In addition, the fingerprints achieved by the PCR-based applications mentioned in section 4.2.1 can be used for identification of microorganisms in pure cultures or relatively simple microbial communities. In highly diverse microbial systems such as soil, the banding patterns are too complex to be assigned to specific organisms but a comparison of micro-bial communities (diversity as well as quantitative aspects)67 is possible. Particularly the TGGE technique seems to be appropriate for monitoring effects of environmental disturbances such as pollution or release of new organisms.68

Hybridization of RNA and DNA on microarrayed 'chips' (on glass or silica surfaces) is another technique that will probably be broadly applied in the near future. Cheng et al prepared nucleic acids of E. coli and other bacteria from human blood and hybridized them with appropriate probes on microchips.69 Since the hybridization of RNA on microarrayed chips allows monitoring of gene expression, this technique may prove to be useful in studying the dynamics of cell populations in environmental samples. Thus, microarrays have great potential in medical diagnostics, food monitoring, water testing, and other fields.

New approaches based on specific molecular recognition mechanisms are also under development, such as nucleic acid probes detecting proteins and other molecules,70 or synthetic DNA mimics that behave like DNA oligonucleotides but bind to nucleic acids with higher specificity and affinity.71 Drolet et al have developed an ELISA-like assay using an oligonucleotide probe which binds to a protein target.70 A method called SELEX (systematic evolution of ligands by exponential enrichment)72 allowed rapid selection of oligonucleotides that preferentially bind to the target molecule from a population of random sequences. High affinity oligonucleotide ligands could be developed in this way for virtually any target molecule and used, for example, as therapeutic or diagnostic agents.73 Nucleic acid ligands would have several advantages over antibodies.70 For example, they can be easily synthesized and thus accurately replicated with the same binding properties, while antibodies may differ when generated in different laboratories and are also subject to animal-to-animal variation. Secondly, animals are not required for the synthesis of oligonucleotide ligands. Also, the ligands can be generated even for toxic or nonimmunogenic targets. Their small size can also be an advantage for some applications. In the future, further DNA ligands will be developed for diagnostic purposes and may be used for more general approaches. If successful, the method could challenge, for example, in situ hybridization and immune detection methods.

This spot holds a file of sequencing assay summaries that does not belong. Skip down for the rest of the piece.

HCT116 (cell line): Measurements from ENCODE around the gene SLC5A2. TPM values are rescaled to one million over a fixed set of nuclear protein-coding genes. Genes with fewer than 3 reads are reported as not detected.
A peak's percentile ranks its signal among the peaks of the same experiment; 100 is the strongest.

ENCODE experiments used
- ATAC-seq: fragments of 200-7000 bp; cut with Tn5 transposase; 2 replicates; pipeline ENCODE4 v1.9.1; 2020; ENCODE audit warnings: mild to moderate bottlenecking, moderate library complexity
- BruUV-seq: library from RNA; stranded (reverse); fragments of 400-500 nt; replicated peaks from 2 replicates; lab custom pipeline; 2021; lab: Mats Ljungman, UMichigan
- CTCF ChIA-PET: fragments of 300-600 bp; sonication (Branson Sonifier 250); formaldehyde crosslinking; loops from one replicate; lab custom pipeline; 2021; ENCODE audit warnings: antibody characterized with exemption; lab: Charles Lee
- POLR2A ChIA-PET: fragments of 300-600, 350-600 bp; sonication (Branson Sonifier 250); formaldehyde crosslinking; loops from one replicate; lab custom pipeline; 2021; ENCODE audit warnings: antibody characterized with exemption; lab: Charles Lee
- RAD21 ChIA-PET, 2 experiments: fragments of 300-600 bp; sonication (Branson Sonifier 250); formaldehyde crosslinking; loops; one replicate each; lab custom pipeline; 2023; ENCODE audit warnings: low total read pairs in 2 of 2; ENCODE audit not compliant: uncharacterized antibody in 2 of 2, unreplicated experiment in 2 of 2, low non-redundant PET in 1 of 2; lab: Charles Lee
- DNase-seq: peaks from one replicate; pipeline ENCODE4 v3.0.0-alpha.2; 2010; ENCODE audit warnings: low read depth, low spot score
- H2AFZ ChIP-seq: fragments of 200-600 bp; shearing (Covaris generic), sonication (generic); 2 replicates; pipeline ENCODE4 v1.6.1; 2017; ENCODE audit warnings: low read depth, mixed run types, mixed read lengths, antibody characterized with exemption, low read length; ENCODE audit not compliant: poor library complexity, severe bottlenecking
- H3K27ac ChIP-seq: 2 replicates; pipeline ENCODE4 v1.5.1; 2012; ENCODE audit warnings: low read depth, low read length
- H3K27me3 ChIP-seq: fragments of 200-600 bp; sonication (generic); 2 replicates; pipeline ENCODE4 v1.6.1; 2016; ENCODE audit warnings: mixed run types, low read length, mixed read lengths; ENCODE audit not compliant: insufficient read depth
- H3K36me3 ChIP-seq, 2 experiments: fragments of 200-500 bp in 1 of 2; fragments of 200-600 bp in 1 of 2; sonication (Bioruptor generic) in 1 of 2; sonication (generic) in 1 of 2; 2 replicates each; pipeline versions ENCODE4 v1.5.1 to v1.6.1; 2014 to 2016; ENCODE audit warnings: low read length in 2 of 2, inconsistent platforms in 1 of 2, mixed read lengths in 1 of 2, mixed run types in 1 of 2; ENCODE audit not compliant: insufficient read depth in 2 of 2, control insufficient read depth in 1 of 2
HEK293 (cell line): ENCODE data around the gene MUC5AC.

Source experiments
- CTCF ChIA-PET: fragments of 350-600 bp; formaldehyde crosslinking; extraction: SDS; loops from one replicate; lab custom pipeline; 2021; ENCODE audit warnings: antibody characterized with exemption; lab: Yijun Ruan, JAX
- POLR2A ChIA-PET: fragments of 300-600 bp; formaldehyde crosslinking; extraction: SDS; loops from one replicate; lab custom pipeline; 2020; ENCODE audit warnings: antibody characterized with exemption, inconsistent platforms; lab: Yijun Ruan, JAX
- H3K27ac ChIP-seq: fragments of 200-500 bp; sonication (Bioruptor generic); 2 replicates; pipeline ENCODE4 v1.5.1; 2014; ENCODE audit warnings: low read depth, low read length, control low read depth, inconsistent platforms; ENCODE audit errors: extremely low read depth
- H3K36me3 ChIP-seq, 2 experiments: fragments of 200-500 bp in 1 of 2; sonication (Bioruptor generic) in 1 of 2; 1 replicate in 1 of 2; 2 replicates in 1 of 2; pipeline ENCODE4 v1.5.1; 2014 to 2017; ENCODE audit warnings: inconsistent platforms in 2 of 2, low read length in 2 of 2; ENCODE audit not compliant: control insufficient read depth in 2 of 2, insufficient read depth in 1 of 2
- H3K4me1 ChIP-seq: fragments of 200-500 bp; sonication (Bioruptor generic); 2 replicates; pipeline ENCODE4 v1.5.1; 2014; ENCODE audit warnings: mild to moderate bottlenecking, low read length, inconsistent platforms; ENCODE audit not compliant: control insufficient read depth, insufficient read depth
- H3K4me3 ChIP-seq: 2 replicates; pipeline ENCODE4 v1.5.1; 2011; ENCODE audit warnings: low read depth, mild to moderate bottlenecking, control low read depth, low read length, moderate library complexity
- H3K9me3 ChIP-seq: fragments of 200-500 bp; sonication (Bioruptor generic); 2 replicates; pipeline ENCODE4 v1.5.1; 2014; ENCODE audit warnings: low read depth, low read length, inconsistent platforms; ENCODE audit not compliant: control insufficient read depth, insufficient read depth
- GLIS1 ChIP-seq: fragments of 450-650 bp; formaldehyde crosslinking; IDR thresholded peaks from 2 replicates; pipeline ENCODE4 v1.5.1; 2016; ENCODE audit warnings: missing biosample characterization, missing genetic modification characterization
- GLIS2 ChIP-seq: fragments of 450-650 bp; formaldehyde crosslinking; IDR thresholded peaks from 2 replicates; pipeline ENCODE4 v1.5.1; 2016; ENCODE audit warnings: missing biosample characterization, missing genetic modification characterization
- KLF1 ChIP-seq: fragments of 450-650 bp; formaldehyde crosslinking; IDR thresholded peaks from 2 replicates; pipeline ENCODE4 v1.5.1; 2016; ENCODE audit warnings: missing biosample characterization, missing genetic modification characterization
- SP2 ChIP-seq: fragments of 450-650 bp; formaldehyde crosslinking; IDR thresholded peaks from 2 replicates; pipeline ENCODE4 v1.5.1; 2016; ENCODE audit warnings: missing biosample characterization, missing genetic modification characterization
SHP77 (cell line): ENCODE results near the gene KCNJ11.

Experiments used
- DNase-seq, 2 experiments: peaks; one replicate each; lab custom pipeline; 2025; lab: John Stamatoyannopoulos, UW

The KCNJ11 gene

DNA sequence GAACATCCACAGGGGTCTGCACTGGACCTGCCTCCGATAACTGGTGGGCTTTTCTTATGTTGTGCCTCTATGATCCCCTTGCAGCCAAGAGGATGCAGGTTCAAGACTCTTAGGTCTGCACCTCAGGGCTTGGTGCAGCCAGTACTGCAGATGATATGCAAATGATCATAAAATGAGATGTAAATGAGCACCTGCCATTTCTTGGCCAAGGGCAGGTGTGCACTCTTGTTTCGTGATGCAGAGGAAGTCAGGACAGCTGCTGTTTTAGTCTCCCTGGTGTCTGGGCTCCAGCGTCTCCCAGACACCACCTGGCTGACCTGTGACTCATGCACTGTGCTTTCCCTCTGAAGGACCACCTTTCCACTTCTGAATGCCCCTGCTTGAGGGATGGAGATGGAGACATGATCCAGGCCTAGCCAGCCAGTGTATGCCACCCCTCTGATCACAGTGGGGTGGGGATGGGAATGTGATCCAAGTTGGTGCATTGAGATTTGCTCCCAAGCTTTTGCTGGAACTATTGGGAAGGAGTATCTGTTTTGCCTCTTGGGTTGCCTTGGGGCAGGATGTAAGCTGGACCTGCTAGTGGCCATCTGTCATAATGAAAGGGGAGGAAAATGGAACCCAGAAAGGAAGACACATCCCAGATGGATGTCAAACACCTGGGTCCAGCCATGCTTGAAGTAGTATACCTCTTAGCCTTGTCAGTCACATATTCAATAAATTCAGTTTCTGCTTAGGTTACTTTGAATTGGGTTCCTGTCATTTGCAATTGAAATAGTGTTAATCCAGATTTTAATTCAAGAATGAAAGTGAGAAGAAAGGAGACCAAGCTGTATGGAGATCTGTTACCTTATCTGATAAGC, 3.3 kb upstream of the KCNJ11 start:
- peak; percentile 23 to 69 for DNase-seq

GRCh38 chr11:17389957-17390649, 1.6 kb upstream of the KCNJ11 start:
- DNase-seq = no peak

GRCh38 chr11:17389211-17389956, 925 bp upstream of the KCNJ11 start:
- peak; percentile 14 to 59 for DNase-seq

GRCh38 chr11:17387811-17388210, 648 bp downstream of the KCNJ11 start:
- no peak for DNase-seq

An interesting new approach is based on the use of a synthetic molecule peptide nucleic acid (PNA). This mdecule has recently been proposed to expand the applications of oligonucleotides.71 PNAs are DNA analogs with a polyamide backbone substituted with purine and pyrimidine base sidechains. The specificity of PNA in binding to complementary nucleic acids is higher than that of DNA strands, and the resulting PNA/DNA and PNA/RNA duplexes have high stability compared to DNA/DNA and DNA/RNA duplexes. Similarly to DNA, PNA can be labeled by biotin, fluorescein or reporter enzymes. Therefore, PNA is a good candidate for hybridization studies and may, one day, share the burgeoning field of DNA-based diagnostics with traditional nucleic acid probes.

Along with the above described sophisticated genetic approaches, phenotypic description of microbial communities is equally important. Metabolic fingerprints of individual organisms or microbial communities can be determined by the BIOLOG' system, which colorimetrically detects the utilization of various carbon substrates. Phospholipid fatty acid (PLFA) profiles are also increasingly being used to characterize the structure of microbial communities.74,75